Recently JAMA (The Journal of the American Medical Association) published the results of a long, extensive, and expensive study conducted by a team of researchers at Stanford University. A New York Times article that was entitled, “The Key to Weight Loss Is Diet Quality, Not Quantity, a New Study Finds” had this to say about the study:
It found that people who cut back on added sugar, refined grains and highly processed foods while concentrating on eating plenty of vegetables and whole foods — without worrying about counting calories or limiting portion sizes — lost significant amounts of weight over the course of a year.
The strategy worked for people whether they followed diets that were mostly low in fat or mostly low in carbohydrates. And their success did not appear to be influenced by their genetics or their insulin-response to carbohydrates, a finding that casts doubt on the increasingly popular idea that different diets should be recommended to people based on their DNA makeup or on their tolerance for carbs or fat.
The research lends strong support to the notion that diet quality, not quantity, is what helps people lose and manage their weight most easily in the long run. It also suggests that health authorities should shift away from telling the public to obsess over calories and instead encourage Americans to avoid processed foods that are made with refined starches and added sugar, like bagels, white bread, refined flour and sugary snacks and beverages, said Dr. Dariush Mozaffarian, a cardiologist and dean of the Friedman School of Nutrition Science and Policy at Tufts University.
So basically it’s saying: back to basics. Profuse research went into determining that the proliferation of complex diet plans to deal with the myriad ways we have complicated simple food is not really helpful. We can unravel the entire mess by just eating the nutritious and delicious food available on our planet in as close to its natural form as possible.
There is such a great variety of natural food to nourish our bodies and to provide us with pleasure. Manipulating these natural gifts extensively often makes them unrecognizable so it tends to decrease our appreciation of them. And it also seems to distance us somehow from the Source of all this goodness.
Not only that, but it’s kind of hard to overeat lima beans or oranges. They fill a person up. The things that people usually overeat are the food items that are more far removed from their original state. Another myth that this study is debunking is that it is arduous for people who are overweight to lose weight. The simple truth that this study is helping to reveal is that it can be a very joyful process, getting back to basics and recognizing the bounty with which we have been abundantly gifted.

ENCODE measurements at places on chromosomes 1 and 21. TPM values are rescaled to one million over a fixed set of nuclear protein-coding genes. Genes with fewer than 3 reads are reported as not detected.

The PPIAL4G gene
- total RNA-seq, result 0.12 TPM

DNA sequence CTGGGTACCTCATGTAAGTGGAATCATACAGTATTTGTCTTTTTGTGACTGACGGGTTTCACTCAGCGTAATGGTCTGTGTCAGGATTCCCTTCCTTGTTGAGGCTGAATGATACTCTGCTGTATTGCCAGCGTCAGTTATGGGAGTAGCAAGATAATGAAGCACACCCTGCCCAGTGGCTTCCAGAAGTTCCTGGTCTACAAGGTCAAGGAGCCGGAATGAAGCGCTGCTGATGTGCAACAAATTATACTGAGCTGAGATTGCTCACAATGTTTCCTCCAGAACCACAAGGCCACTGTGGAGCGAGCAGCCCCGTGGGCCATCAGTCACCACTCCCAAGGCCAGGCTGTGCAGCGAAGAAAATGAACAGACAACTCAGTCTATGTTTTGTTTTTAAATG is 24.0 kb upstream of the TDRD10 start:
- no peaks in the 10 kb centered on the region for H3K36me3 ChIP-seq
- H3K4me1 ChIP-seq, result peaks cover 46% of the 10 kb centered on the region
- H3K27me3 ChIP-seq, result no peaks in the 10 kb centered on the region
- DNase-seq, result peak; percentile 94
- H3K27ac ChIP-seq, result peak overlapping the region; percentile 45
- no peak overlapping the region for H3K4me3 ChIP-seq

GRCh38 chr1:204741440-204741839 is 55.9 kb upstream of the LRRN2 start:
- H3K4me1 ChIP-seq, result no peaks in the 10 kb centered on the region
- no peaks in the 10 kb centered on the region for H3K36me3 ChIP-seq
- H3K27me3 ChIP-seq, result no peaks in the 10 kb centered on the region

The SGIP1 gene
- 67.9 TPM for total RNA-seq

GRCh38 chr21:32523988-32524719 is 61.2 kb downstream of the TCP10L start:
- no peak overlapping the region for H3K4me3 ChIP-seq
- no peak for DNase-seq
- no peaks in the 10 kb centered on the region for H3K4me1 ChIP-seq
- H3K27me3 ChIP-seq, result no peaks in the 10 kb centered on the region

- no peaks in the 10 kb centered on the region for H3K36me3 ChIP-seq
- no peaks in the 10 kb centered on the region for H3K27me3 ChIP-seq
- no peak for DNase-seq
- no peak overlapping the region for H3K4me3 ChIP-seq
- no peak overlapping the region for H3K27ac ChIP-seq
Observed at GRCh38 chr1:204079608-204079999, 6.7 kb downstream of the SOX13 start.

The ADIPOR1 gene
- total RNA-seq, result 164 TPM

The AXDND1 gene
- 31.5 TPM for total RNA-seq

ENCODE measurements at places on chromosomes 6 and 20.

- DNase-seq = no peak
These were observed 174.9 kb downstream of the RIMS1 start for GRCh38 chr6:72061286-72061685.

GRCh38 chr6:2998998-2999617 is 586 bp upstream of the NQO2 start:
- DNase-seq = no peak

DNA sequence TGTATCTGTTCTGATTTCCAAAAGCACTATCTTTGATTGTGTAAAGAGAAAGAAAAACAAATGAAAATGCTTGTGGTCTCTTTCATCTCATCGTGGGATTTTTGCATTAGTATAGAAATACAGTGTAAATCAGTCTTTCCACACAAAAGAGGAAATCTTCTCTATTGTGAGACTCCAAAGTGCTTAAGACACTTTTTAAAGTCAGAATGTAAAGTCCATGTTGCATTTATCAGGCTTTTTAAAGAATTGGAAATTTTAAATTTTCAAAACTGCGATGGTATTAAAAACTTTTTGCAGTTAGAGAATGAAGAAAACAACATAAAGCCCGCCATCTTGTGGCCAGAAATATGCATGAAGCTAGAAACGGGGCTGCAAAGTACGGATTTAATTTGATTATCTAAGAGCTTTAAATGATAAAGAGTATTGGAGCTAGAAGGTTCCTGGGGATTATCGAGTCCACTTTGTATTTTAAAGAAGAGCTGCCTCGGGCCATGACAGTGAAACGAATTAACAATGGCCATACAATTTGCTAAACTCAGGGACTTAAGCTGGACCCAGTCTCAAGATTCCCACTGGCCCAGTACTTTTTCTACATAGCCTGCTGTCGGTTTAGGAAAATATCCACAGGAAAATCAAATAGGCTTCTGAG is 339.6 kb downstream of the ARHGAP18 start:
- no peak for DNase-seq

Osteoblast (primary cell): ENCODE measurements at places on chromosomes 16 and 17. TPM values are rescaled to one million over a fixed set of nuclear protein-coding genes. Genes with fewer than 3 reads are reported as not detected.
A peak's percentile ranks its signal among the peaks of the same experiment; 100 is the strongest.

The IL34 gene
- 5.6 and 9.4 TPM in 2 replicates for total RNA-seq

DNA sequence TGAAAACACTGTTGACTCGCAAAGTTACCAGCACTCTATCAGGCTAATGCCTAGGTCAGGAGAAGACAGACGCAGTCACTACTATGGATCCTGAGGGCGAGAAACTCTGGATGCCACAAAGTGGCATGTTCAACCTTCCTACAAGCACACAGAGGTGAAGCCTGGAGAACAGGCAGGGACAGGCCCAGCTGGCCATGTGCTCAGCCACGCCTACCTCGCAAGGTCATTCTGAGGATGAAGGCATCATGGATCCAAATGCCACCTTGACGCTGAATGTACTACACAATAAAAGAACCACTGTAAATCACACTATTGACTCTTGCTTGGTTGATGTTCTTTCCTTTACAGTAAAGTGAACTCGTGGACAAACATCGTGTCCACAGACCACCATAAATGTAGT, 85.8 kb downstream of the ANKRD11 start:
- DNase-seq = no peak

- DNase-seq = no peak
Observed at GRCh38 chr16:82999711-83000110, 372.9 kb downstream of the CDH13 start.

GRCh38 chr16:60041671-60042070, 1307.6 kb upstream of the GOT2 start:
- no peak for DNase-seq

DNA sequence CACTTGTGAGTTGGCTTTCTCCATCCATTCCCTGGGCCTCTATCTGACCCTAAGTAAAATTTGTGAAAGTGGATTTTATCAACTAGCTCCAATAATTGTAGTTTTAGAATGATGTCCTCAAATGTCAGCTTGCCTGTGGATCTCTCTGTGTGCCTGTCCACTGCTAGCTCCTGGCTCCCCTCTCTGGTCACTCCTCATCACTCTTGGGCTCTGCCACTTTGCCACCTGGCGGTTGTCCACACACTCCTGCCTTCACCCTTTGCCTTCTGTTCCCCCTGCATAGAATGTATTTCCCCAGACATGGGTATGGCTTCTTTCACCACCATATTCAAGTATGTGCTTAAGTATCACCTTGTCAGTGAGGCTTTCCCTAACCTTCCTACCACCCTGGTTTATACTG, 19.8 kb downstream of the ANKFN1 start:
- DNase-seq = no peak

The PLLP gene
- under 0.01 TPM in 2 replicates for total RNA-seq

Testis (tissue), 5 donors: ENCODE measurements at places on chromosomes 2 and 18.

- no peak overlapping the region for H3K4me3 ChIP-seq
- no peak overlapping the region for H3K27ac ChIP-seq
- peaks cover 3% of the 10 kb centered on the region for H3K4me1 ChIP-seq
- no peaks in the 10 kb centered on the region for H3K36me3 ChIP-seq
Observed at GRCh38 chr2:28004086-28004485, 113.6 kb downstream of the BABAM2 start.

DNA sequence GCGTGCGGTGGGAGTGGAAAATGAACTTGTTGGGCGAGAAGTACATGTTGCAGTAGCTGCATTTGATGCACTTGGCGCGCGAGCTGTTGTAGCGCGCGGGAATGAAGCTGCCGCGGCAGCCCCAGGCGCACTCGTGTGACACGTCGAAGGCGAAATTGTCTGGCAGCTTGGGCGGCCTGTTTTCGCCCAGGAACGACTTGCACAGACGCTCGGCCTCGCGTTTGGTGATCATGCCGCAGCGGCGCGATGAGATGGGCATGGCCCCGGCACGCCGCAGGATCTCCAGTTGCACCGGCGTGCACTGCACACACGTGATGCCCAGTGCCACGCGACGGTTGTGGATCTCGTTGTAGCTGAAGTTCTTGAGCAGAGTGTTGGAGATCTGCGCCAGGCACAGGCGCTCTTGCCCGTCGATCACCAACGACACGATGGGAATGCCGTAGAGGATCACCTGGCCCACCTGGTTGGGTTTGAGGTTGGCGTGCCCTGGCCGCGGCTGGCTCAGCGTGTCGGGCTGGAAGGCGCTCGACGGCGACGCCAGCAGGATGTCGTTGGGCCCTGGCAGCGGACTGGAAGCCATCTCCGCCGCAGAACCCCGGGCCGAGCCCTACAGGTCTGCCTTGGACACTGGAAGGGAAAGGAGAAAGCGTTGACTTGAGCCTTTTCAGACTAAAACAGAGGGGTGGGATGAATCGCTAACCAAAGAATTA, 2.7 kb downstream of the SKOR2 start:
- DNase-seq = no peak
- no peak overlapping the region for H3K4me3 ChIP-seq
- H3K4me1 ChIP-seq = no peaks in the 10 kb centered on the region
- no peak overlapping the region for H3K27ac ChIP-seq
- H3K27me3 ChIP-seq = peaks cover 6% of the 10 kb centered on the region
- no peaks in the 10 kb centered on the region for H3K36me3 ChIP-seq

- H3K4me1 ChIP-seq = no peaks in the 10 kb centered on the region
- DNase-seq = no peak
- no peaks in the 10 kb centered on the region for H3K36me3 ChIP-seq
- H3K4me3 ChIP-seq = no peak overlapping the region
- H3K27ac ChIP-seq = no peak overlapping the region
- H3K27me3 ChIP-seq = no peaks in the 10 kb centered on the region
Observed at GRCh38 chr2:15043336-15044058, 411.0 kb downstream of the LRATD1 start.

When considering the next item to overeat, we can ask ourselves the clarifying question, “Is it my body that is hungry or my soul?” If it is the body, a bright and juicy apple could hit the spot. But if it is the soul that is actually hungry, then spiritual nourishment can fill that empty hole. The sense of scarcity dissolves as the abundance of spiritual possibilities becomes clear. And one of the greatest and most pleasurable choices, always available on the spiritual menu is counting our blessings, starting
with our eyes, our breath, our arms, our brains. How ‘bout our turnips? As we eat more healthfully, our bodies and our souls gradually become more in sync. Then we can more readily appreciate again the greatness of the many blessings in each of our lives.
I guess sometimes new and sophisticated “cutting edge” studies have to be conducted to help us return to the simple pleasures we once knew long ago.
Meet Our Contributor
Bracha Goetz is a Harvard-educated wellness expert and the author of 41 children’s books plus a candid memoir for adults about overcoming overeating joyfully, Nourish the Soul. Her books can be found on Amazon and at www.goetzbookshop.com.